The impact of urban block typology on pollutant dispersion


Block typology is a central component for urban planning and a key element to represent the urban form, which affects the airflow. Therefore, the aim of this work consists of investigating the impact of different urban block typologies in urban pollutant dispersion. Five typologies derived from real cities were investigated using the computational fluid dynamics technique: single-block, detached buildings, central courtyard, inner courtyards, and row. The numerical simulations were performed using URANS (Unsteady Reynolds-Averaged Navier-Stokes) equations and the κ−ω SST model to represent the turbulence effects. The model was validated using wind tunnel experimental data. Urban air quality was assessed using five parameters: mean age of air, net escape velocity, pollutant concentration at pedestrian level, and pollutant mass fluxes towards the urban canopy and outwards from it. The results showed that the single-block typology revealed an average pollutant concentration at pedestrian height 80% lower than that estimated in the detached building typology, which presented the highest concentration, probably due to the highest aspect ratio associated with permeable facades. Further, the higher the wind velocity, the lower the mean age of air. Finally, the unbuilt areas’ disposition within the block proved to be the more important parameter influencing the pollutant dispersion.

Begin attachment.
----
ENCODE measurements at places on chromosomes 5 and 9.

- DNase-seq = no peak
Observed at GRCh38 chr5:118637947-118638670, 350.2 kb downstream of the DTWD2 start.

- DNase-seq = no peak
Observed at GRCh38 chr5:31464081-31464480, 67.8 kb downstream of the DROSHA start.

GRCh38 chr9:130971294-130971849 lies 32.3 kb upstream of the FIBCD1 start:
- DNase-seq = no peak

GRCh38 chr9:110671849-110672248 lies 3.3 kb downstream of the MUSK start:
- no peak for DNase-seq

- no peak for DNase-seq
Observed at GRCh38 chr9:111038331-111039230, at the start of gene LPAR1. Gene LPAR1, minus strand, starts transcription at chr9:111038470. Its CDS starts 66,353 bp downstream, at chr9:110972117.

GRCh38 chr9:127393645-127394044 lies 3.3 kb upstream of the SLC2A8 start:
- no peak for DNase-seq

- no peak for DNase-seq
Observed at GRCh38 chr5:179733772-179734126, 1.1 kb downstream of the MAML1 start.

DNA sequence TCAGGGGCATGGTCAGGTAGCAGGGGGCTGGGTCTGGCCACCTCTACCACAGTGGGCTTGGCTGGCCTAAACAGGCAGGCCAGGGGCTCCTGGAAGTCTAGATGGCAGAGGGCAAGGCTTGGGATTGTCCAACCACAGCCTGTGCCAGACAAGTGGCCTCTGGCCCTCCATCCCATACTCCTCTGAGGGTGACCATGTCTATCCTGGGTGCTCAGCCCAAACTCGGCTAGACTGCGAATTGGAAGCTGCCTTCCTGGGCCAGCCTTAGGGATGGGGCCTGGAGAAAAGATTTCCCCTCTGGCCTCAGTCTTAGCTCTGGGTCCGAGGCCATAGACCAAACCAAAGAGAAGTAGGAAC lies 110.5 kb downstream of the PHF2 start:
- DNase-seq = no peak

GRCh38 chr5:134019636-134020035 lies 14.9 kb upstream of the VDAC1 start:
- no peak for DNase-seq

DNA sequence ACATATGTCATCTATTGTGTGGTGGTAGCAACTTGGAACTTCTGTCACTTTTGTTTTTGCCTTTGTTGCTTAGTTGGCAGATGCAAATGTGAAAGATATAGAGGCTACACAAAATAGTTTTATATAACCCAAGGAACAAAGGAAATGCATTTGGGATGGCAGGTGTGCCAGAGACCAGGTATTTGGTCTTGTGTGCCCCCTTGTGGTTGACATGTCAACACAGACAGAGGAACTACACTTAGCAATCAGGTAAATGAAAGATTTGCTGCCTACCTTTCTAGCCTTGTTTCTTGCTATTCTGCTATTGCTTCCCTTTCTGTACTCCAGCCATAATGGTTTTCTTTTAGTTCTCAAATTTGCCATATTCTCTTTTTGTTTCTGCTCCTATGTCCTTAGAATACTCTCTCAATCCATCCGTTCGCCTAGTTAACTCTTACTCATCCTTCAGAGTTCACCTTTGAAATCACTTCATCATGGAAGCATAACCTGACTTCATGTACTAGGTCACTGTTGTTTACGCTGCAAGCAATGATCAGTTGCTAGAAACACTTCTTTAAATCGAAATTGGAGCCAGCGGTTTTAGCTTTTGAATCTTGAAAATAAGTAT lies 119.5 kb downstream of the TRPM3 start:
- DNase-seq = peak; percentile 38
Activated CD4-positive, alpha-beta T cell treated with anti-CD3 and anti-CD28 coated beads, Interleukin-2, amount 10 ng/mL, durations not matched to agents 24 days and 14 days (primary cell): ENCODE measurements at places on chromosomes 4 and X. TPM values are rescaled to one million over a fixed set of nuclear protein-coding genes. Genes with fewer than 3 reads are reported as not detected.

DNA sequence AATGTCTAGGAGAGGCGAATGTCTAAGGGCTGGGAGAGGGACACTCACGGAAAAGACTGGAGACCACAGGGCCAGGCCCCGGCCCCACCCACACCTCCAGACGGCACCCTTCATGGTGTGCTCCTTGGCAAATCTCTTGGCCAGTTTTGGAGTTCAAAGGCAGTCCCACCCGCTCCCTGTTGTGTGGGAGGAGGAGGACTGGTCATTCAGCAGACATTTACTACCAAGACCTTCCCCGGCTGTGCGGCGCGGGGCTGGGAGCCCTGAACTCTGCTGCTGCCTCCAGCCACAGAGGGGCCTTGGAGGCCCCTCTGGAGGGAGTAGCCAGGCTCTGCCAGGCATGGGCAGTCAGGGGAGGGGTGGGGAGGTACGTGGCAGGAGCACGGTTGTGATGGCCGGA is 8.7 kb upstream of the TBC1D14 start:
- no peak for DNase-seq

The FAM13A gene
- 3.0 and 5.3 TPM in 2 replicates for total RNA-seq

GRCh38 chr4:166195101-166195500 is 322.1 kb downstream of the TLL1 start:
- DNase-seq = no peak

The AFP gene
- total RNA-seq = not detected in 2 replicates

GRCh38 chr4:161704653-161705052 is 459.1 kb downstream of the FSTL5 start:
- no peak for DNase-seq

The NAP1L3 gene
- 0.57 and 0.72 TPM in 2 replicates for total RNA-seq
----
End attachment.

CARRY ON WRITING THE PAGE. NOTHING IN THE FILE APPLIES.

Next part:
Urban morphology; Block typology; Pollutant dispersion; Urban indices; Urban planning.

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